Just as there is a need to continuously grow in a marriage, so it is with Judaism. One needs to work on one’s commitment. Both the spouse and Judaism need to become the ultimate priority in our lives.
While most people today believe that one should not burden children with obligations, but rather allow them to make their own choices, Judaism teaches us that giving a child the feeling that he has a moral task to fulfill is giving him the option to experience immense joy.
As a woman anticipates giving birth, so the people of Israel await the redemption. The labour pains start with ten plagues. Toward the end, the people are confined to their homes: “You shall not leave your houses until morning.” They await the birth.
In the Torah, nobody dies; rather, one is “gathered to his ancestors.” No neshama becomes dust, and no spirit turns to ashes. It is neshamot that compose immortal and untouchable words, create infinite art and abstract thoughts.
Do our souls cease to exist after they leave our bodies? Does the spirit turn to ashes once it is on its own? How is it possible that souls speak immortal words, think eternal thoughts, create art and music, and then just evaporate into nothingness and vanish? A soul doesn’t grow out of nothing. It’s rooted in another world. Does it then perish and just disappear when it leaves this world?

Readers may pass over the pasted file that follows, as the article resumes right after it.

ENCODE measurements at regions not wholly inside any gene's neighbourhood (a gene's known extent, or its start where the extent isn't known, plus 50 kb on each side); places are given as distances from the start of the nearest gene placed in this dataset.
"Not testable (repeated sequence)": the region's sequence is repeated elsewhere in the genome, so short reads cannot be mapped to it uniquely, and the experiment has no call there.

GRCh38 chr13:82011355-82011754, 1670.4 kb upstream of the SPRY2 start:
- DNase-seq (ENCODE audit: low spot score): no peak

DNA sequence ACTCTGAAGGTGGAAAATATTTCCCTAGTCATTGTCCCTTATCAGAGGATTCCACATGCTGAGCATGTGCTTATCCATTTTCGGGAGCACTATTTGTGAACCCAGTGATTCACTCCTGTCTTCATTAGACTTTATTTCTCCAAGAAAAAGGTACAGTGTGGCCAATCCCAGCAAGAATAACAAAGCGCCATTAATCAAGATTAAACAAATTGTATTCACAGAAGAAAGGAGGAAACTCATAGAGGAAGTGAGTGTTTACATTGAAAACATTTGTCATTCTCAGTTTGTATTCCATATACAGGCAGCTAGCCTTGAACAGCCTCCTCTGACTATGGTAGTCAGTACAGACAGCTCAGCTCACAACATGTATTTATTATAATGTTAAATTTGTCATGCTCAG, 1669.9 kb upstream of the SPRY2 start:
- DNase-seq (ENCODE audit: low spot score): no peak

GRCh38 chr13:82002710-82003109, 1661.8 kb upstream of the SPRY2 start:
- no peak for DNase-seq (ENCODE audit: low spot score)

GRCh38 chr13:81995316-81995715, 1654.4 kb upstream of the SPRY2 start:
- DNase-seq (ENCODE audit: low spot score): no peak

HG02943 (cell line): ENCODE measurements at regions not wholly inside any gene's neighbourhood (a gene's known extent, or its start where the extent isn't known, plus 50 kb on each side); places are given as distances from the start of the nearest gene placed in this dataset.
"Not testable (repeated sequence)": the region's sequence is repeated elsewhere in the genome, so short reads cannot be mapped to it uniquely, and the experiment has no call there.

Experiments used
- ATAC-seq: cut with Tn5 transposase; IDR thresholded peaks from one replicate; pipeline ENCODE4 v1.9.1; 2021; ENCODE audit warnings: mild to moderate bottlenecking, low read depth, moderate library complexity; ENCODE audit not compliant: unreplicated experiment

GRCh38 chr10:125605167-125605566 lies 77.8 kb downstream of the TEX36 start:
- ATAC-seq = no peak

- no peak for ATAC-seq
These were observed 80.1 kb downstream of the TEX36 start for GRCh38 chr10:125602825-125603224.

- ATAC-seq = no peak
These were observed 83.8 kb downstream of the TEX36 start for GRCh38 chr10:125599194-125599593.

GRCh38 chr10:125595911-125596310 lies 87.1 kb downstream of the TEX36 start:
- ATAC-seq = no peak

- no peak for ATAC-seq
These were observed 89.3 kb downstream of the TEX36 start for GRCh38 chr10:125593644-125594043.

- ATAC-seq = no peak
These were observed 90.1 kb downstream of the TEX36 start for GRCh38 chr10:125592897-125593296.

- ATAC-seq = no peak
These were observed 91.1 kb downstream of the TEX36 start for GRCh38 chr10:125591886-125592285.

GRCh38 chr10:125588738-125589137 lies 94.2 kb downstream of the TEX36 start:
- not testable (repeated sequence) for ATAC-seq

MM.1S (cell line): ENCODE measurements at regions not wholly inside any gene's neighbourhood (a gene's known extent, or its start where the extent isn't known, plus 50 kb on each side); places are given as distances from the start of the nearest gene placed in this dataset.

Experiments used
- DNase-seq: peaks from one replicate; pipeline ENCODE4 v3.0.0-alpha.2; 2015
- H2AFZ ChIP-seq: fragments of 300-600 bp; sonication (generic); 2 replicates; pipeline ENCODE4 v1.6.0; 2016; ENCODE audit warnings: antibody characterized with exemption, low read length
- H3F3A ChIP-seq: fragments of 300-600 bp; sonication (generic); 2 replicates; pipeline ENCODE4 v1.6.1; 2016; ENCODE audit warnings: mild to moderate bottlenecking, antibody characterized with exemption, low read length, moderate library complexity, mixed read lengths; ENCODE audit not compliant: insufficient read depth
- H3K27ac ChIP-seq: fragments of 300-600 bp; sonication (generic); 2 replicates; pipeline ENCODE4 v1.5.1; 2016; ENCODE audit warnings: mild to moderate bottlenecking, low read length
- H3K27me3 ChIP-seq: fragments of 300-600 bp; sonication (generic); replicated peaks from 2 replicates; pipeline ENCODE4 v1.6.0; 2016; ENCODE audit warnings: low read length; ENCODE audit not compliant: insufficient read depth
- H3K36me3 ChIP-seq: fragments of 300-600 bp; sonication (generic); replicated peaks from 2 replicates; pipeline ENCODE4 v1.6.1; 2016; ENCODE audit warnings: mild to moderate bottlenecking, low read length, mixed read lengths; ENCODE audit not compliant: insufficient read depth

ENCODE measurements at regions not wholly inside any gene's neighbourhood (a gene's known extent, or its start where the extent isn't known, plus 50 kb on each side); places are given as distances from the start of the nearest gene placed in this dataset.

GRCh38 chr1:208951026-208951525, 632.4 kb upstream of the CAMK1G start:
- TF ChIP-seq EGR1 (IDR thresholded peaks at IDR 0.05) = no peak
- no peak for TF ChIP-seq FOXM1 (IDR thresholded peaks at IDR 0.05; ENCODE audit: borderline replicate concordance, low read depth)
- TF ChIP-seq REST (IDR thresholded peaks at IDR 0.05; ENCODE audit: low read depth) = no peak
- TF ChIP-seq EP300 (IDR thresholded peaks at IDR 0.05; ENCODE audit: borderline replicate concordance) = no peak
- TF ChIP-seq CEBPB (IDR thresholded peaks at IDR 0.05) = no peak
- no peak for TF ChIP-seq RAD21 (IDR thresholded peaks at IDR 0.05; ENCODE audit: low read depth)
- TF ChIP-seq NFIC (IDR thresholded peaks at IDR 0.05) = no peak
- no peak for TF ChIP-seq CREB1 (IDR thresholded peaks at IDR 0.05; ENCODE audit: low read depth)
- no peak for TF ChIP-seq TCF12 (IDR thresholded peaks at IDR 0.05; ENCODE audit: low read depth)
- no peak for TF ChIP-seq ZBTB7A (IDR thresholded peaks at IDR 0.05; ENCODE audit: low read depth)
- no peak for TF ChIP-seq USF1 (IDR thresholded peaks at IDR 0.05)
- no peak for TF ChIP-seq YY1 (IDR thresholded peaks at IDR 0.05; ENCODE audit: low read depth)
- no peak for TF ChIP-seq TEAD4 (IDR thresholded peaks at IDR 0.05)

Few matters are as misunderstood as Judaism’s “obsession with the law.” In the life of a religious Jew, not a moment goes by that he is not reminded of his obligations as stated in the Shulchan Aruch (Code of Jewish Law).
In previous generations, parents arranged marriages for their sons and daughters, convinced that the spouses they chose for their children would be ideal life partners for them. In a similar way, Jewish parents throughout the generations bring their newborn sons into a covenant with the God of Israel, eternally uniting them with their most ideal Partner. Brit mila is the act by which a Jewish child and God become engaged.
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My dear Yael and Yehoshua,
My dear Yael and Yehoshua,
When a grandfather stands before his grandchild at the time of her Chupah, many thoughts come to mind. These moments are infused with intense emotion and immense meaning. Above all, one experiences overflowing feelings of gratitude and thankfulness.
These special moments give rise to feelings of great anticipation and hope for renewal, combined with nostalgic reminisces and fading memories of the past.
In Memory of My Dear Mother Bertha (Rivka) Lopes Cardozo, z.l., who passed away last week on the 26 of Teveth, 5767, January 16th ,2007, at the age of 88, and was buried in Beth Haim of the Portuguese Spanish Jewish Community in Amsterdam.
May Her Memory Be a Blessing. (1)
In Devarim (14.1), the Torah warns against excessive mourning, expressing itself in a most unusual way: “You are the children of God, your God, you shall not cut yourself, nor make a bald patch between your eyes for the dead.” This prohibition teaches Man the correct approach towards death.